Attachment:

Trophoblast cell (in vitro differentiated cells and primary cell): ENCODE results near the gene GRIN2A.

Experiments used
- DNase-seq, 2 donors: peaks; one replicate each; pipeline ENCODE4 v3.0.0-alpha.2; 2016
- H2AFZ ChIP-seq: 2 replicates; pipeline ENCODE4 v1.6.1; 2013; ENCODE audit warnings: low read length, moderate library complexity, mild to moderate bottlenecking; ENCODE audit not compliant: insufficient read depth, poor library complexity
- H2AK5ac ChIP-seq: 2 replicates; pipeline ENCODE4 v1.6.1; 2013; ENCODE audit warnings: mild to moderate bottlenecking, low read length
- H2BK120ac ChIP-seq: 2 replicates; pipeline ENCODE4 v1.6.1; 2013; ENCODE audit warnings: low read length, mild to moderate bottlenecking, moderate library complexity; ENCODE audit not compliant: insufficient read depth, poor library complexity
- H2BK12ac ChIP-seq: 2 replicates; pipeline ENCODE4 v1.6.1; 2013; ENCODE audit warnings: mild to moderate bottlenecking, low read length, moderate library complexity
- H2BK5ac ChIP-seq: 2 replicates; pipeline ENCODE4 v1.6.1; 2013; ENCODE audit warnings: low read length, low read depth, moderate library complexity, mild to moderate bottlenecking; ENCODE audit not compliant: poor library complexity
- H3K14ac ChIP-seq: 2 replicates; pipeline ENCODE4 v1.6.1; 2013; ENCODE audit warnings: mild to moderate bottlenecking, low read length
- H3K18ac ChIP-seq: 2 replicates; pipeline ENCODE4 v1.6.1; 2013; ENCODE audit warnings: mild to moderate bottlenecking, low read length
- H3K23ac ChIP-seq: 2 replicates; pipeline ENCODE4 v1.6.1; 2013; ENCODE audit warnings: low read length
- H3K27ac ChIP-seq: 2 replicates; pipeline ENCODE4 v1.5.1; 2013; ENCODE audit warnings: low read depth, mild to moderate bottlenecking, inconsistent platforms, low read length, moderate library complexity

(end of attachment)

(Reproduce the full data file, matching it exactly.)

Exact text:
Trophoblast cell (in vitro differentiated cells and primary cell): ENCODE results near the gene GRIN2A.

Experiments used
- DNase-seq, 2 donors: peaks; one replicate each; pipeline ENCODE4 v3.0.0-alpha.2; 2016
- H2AFZ ChIP-seq: 2 replicates; pipeline ENCODE4 v1.6.1; 2013; ENCODE audit warnings: low read length, moderate library complexity, mild to moderate bottlenecking; ENCODE audit not compliant: insufficient read depth, poor library complexity
- H2AK5ac ChIP-seq: 2 replicates; pipeline ENCODE4 v1.6.1; 2013; ENCODE audit warnings: mild to moderate bottlenecking, low read length
- H2BK120ac ChIP-seq: 2 replicates; pipeline ENCODE4 v1.6.1; 2013; ENCODE audit warnings: low read length, mild to moderate bottlenecking, moderate library complexity; ENCODE audit not compliant: insufficient read depth, poor library complexity
- H2BK12ac ChIP-seq: 2 replicates; pipeline ENCODE4 v1.6.1; 2013; ENCODE audit warnings: mild to moderate bottlenecking, low read length, moderate library complexity
- H2BK5ac ChIP-seq: 2 replicates; pipeline ENCODE4 v1.6.1; 2013; ENCODE audit warnings: low read length, low read depth, moderate library complexity, mild to moderate bottlenecking; ENCODE audit not compliant: poor library complexity
- H3K14ac ChIP-seq: 2 replicates; pipeline ENCODE4 v1.6.1; 2013; ENCODE audit warnings: mild to moderate bottlenecking, low read length
- H3K18ac ChIP-seq: 2 replicates; pipeline ENCODE4 v1.6.1; 2013; ENCODE audit warnings: mild to moderate bottlenecking, low read length
- H3K23ac ChIP-seq: 2 replicates; pipeline ENCODE4 v1.6.1; 2013; ENCODE audit warnings: low read length
- H3K27ac ChIP-seq: 2 replicates; pipeline ENCODE4 v1.5.1; 2013; ENCODE audit warnings: low read depth, mild to moderate bottlenecking, inconsistent platforms, low read length, moderate library complexity